January 31, 2012
Jon Gingerich is an editor, a fiction writer, and writes about politics and media. Click on the title to read the column in its entirety - including all of the twenty common mistakes.
You can learn more about Jon by clicking on his name.
May and Might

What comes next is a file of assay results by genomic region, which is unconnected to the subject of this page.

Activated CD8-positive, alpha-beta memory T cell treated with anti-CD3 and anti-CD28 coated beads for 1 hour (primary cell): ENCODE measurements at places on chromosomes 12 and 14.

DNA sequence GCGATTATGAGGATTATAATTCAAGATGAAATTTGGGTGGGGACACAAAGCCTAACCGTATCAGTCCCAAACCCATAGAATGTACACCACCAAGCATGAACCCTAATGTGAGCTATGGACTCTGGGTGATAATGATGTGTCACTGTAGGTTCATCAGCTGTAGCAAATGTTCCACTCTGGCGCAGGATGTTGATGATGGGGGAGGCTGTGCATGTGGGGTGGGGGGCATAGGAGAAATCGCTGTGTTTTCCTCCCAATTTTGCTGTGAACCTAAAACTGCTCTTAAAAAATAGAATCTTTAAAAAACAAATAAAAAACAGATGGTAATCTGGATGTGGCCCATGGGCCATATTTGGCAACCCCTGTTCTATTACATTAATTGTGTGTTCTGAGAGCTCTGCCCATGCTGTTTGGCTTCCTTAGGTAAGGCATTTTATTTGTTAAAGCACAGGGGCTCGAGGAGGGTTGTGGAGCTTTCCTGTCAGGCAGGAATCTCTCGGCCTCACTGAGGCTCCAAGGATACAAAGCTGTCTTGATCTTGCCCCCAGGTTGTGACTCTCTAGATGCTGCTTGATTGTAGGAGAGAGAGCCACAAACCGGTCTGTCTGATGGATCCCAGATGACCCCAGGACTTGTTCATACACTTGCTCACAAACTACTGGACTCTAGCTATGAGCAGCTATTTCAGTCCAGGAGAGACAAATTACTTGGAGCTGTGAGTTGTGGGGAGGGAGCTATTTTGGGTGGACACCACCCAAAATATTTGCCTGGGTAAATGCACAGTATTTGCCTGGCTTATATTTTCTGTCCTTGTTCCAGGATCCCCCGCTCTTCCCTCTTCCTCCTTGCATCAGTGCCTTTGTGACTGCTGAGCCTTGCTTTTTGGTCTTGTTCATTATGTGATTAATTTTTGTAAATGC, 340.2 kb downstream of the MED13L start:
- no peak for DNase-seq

“May” implies a possibility. “Might” implies far more uncertainty. “You may get drunk if you have two shots in ten minutes” implies a real possibility of drunkenness. “You might get a ticket if you operate a tug boat while drunk” implies a possibility that is far more remote. Someone who says “I may have more wine” could mean he/she doesn't want more wine right now, or that he/she “might” not want any at all. Given the speaker’s indecision on the matter, “might” would be correct.